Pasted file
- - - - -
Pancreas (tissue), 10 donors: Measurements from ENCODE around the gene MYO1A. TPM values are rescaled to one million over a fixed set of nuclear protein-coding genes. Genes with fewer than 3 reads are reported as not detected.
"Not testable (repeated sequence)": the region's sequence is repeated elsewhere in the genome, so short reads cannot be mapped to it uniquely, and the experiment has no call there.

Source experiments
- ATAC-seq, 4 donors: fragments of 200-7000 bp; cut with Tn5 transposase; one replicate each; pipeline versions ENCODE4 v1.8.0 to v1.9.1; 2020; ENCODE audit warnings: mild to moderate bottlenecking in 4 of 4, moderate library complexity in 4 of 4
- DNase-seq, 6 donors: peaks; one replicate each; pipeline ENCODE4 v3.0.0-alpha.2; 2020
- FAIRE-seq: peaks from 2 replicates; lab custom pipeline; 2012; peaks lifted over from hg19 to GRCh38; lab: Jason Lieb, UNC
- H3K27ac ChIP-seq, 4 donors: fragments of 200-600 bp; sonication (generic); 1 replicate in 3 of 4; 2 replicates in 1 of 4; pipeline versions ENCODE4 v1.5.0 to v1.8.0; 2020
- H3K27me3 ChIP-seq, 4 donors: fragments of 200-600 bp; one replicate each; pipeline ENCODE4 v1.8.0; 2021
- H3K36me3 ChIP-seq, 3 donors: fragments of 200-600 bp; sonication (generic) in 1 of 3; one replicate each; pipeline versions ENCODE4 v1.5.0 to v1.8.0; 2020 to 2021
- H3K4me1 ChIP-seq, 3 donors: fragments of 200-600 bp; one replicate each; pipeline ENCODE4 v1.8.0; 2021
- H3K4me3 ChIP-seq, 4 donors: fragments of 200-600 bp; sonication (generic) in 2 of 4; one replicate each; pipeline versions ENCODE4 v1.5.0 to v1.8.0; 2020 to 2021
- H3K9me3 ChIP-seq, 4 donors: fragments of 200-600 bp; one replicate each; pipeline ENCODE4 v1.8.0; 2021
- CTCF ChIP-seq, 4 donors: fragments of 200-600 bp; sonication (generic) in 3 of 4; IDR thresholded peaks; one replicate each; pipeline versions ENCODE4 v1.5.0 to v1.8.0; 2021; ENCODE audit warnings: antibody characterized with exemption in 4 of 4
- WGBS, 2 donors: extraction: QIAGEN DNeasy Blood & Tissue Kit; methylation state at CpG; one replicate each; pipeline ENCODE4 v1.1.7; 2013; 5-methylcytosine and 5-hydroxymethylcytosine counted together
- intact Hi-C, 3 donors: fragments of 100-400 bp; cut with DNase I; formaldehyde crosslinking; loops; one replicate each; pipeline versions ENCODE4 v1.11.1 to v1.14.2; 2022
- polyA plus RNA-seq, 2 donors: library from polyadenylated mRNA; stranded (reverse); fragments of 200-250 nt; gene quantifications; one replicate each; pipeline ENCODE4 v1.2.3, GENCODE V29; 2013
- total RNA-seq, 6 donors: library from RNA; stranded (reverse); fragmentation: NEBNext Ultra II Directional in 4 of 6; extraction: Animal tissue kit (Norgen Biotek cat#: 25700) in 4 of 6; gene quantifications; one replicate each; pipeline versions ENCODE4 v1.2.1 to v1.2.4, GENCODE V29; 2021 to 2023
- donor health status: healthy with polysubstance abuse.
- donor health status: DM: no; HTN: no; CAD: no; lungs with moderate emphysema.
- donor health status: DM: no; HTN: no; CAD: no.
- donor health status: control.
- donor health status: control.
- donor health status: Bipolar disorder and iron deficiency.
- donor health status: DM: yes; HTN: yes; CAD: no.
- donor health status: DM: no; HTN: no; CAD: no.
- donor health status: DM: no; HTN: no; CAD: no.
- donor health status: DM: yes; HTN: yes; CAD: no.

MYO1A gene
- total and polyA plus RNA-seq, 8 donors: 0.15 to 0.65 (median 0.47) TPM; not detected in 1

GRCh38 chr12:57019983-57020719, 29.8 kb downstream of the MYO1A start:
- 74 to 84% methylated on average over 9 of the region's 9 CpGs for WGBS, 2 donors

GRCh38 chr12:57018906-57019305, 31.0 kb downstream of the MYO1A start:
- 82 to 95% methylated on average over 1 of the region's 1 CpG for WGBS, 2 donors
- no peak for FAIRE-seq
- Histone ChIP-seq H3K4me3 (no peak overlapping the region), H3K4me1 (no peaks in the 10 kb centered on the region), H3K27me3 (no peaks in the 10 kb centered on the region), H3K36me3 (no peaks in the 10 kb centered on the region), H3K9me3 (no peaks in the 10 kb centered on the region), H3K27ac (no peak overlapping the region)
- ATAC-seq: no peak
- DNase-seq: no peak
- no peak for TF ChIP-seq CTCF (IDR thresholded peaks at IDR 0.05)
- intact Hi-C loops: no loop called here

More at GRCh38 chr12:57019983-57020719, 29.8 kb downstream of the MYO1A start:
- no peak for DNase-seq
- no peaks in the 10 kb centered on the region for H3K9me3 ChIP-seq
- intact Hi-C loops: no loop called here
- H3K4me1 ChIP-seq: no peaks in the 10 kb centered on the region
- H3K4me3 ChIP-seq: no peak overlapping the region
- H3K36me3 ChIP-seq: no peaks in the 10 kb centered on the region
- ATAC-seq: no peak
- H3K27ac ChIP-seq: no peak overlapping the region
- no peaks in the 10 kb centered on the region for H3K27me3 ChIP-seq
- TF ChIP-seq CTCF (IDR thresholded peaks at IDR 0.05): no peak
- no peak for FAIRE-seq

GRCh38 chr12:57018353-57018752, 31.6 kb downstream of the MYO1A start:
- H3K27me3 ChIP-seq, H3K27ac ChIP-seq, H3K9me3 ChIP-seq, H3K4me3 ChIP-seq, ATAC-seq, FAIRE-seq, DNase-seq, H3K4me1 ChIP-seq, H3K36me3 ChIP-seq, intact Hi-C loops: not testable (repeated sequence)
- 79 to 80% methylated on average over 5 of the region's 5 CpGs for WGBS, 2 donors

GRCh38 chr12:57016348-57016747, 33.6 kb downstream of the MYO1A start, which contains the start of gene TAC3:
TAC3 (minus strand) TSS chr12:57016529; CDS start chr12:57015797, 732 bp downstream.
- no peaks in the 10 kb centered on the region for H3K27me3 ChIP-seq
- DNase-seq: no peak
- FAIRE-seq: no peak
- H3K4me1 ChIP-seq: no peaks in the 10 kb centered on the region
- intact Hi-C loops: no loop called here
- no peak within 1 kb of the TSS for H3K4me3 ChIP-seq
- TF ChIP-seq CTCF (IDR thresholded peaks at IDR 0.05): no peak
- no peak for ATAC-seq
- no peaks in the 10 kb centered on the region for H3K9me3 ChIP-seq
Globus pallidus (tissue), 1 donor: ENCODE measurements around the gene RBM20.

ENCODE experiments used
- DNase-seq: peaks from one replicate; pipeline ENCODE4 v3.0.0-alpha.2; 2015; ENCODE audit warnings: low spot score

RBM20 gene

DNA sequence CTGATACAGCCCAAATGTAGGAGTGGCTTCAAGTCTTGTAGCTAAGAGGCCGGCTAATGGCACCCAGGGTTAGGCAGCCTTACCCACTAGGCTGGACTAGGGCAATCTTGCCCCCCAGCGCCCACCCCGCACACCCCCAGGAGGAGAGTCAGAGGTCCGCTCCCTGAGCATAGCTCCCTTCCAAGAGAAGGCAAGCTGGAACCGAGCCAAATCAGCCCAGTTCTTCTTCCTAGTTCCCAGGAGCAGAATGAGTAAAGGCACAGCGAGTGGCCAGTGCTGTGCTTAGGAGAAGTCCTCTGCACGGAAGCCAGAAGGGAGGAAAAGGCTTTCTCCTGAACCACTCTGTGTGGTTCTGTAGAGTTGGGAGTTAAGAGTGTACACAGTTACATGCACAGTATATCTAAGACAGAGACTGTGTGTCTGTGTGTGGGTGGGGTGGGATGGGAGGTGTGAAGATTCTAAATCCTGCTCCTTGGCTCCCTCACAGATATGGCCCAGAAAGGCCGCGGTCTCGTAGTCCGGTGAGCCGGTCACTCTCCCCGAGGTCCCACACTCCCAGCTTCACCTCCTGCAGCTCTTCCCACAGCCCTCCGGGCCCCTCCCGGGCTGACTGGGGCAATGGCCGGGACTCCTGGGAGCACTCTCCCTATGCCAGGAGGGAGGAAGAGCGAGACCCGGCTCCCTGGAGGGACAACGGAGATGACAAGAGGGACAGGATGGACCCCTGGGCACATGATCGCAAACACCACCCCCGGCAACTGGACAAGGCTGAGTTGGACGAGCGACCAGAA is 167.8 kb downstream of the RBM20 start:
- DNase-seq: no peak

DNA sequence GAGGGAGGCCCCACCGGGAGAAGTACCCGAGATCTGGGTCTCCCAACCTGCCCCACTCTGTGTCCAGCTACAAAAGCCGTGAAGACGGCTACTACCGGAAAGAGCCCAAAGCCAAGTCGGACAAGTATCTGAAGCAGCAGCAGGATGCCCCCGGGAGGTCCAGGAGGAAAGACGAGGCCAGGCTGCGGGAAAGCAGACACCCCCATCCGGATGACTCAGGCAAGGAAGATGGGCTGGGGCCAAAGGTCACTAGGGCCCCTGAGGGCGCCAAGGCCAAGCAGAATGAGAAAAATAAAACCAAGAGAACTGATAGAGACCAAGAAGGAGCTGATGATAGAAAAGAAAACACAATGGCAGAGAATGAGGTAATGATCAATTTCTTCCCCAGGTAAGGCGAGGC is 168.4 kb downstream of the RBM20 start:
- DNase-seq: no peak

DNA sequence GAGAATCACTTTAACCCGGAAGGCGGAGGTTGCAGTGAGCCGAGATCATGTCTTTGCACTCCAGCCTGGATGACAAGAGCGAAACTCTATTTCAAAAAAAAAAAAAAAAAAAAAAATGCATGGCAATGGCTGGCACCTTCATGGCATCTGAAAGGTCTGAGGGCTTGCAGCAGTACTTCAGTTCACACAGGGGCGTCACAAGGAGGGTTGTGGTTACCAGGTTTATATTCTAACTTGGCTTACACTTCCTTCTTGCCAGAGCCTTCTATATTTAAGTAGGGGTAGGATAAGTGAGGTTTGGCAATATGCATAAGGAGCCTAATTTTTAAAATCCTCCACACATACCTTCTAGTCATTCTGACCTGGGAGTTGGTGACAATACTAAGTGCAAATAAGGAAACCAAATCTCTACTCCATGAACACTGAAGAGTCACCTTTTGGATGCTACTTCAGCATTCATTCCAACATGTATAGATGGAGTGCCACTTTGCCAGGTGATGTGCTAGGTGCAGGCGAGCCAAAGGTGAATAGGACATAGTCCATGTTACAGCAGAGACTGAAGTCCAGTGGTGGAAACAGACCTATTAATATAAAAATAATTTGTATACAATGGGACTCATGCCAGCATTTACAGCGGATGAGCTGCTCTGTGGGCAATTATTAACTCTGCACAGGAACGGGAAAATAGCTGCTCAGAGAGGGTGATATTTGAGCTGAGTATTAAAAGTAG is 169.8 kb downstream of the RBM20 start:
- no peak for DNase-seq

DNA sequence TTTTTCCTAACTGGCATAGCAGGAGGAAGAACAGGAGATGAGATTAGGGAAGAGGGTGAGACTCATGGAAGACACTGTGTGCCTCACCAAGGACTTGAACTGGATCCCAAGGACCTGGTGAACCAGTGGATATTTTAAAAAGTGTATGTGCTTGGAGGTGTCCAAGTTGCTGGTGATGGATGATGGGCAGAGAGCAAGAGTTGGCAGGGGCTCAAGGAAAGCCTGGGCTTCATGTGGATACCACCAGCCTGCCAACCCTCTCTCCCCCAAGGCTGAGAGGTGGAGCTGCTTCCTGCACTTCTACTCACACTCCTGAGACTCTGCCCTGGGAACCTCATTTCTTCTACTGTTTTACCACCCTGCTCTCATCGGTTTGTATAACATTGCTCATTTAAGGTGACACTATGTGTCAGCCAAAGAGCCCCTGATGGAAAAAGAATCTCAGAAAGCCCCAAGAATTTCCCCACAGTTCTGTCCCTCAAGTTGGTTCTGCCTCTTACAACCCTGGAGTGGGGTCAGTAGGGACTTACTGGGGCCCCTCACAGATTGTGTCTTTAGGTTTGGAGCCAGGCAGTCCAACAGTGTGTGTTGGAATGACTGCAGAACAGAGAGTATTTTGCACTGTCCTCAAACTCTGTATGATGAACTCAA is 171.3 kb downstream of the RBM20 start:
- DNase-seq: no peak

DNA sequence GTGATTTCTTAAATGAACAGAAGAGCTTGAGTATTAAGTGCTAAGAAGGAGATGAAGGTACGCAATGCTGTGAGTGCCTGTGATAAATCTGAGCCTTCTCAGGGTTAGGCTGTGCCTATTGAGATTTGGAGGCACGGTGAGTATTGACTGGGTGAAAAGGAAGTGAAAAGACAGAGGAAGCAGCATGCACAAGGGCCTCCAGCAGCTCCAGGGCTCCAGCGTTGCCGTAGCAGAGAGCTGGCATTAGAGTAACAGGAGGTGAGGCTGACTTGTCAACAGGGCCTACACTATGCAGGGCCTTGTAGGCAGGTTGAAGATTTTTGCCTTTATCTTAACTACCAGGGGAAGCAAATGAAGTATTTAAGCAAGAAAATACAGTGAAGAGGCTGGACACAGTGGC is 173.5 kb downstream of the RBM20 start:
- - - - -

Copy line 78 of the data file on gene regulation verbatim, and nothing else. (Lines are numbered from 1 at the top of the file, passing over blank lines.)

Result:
DNA sequence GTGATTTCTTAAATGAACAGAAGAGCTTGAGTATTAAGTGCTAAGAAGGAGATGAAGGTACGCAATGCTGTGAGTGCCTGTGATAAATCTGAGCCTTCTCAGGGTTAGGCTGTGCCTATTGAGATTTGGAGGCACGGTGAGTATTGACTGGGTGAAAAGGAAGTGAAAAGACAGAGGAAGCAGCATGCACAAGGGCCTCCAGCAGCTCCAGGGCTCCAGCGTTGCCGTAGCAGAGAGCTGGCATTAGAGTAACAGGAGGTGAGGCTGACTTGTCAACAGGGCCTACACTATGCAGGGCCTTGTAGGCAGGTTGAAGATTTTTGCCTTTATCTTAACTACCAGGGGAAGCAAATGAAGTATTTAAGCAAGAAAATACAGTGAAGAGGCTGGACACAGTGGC is 173.5 kb downstream of the RBM20 start: